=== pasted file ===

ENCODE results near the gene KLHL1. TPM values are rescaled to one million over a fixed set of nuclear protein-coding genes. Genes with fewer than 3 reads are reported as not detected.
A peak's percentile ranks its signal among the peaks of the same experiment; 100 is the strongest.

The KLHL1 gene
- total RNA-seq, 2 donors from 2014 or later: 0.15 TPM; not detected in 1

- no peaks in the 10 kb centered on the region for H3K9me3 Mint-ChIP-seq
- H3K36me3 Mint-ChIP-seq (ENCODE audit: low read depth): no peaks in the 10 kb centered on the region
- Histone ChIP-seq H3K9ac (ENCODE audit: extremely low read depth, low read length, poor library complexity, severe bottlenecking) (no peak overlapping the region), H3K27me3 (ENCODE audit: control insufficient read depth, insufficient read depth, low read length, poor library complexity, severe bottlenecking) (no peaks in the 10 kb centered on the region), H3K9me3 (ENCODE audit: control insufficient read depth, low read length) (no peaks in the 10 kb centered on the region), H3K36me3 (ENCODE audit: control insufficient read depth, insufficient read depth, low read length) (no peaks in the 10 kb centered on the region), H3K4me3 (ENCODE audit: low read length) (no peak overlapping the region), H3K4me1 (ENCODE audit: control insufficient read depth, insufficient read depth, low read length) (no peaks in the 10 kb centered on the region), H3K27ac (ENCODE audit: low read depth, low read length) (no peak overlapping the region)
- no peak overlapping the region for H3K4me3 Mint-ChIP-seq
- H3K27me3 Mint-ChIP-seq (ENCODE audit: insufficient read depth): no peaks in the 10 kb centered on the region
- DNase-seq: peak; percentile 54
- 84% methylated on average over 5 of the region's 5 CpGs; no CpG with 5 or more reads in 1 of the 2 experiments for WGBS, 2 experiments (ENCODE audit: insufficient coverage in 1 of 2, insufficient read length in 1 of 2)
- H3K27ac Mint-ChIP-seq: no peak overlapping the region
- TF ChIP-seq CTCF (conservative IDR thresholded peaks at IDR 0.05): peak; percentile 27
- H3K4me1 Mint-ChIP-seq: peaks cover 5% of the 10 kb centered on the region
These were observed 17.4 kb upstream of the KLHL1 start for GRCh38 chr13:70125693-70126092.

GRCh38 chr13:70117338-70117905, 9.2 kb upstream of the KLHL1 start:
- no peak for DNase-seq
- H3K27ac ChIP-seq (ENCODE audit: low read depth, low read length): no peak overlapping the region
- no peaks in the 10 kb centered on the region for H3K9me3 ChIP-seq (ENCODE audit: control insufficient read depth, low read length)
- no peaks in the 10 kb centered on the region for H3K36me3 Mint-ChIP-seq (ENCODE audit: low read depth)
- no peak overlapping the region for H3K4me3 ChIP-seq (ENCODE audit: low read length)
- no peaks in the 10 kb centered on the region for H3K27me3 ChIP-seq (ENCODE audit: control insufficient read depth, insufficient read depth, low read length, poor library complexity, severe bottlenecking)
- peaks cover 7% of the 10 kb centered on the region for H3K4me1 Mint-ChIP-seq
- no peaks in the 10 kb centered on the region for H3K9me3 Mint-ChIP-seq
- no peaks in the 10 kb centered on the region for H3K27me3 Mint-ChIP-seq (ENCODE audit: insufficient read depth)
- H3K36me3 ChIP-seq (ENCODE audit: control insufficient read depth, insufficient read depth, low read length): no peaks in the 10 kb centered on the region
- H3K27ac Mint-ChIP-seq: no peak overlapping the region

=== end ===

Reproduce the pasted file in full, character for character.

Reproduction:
ENCODE results near the gene KLHL1. TPM values are rescaled to one million over a fixed set of nuclear protein-coding genes. Genes with fewer than 3 reads are reported as not detected.
A peak's percentile ranks its signal among the peaks of the same experiment; 100 is the strongest.

The KLHL1 gene
- total RNA-seq, 2 donors from 2014 or later: 0.15 TPM; not detected in 1

- no peaks in the 10 kb centered on the region for H3K9me3 Mint-ChIP-seq
- H3K36me3 Mint-ChIP-seq (ENCODE audit: low read depth): no peaks in the 10 kb centered on the region
- Histone ChIP-seq H3K9ac (ENCODE audit: extremely low read depth, low read length, poor library complexity, severe bottlenecking) (no peak overlapping the region), H3K27me3 (ENCODE audit: control insufficient read depth, insufficient read depth, low read length, poor library complexity, severe bottlenecking) (no peaks in the 10 kb centered on the region), H3K9me3 (ENCODE audit: control insufficient read depth, low read length) (no peaks in the 10 kb centered on the region), H3K36me3 (ENCODE audit: control insufficient read depth, insufficient read depth, low read length) (no peaks in the 10 kb centered on the region), H3K4me3 (ENCODE audit: low read length) (no peak overlapping the region), H3K4me1 (ENCODE audit: control insufficient read depth, insufficient read depth, low read length) (no peaks in the 10 kb centered on the region), H3K27ac (ENCODE audit: low read depth, low read length) (no peak overlapping the region)
- no peak overlapping the region for H3K4me3 Mint-ChIP-seq
- H3K27me3 Mint-ChIP-seq (ENCODE audit: insufficient read depth): no peaks in the 10 kb centered on the region
- DNase-seq: peak; percentile 54
- 84% methylated on average over 5 of the region's 5 CpGs; no CpG with 5 or more reads in 1 of the 2 experiments for WGBS, 2 experiments (ENCODE audit: insufficient coverage in 1 of 2, insufficient read length in 1 of 2)
- H3K27ac Mint-ChIP-seq: no peak overlapping the region
- TF ChIP-seq CTCF (conservative IDR thresholded peaks at IDR 0.05): peak; percentile 27
- H3K4me1 Mint-ChIP-seq: peaks cover 5% of the 10 kb centered on the region
These were observed 17.4 kb upstream of the KLHL1 start for GRCh38 chr13:70125693-70126092.

GRCh38 chr13:70117338-70117905, 9.2 kb upstream of the KLHL1 start:
- no peak for DNase-seq
- H3K27ac ChIP-seq (ENCODE audit: low read depth, low read length): no peak overlapping the region
- no peaks in the 10 kb centered on the region for H3K9me3 ChIP-seq (ENCODE audit: control insufficient read depth, low read length)
- no peaks in the 10 kb centered on the region for H3K36me3 Mint-ChIP-seq (ENCODE audit: low read depth)
- no peak overlapping the region for H3K4me3 ChIP-seq (ENCODE audit: low read length)
- no peaks in the 10 kb centered on the region for H3K27me3 ChIP-seq (ENCODE audit: control insufficient read depth, insufficient read depth, low read length, poor library complexity, severe bottlenecking)
- peaks cover 7% of the 10 kb centered on the region for H3K4me1 Mint-ChIP-seq
- no peaks in the 10 kb centered on the region for H3K9me3 Mint-ChIP-seq
- no peaks in the 10 kb centered on the region for H3K27me3 Mint-ChIP-seq (ENCODE audit: insufficient read depth)
- H3K36me3 ChIP-seq (ENCODE audit: control insufficient read depth, insufficient read depth, low read length): no peaks in the 10 kb centered on the region
- H3K27ac Mint-ChIP-seq: no peak overlapping the region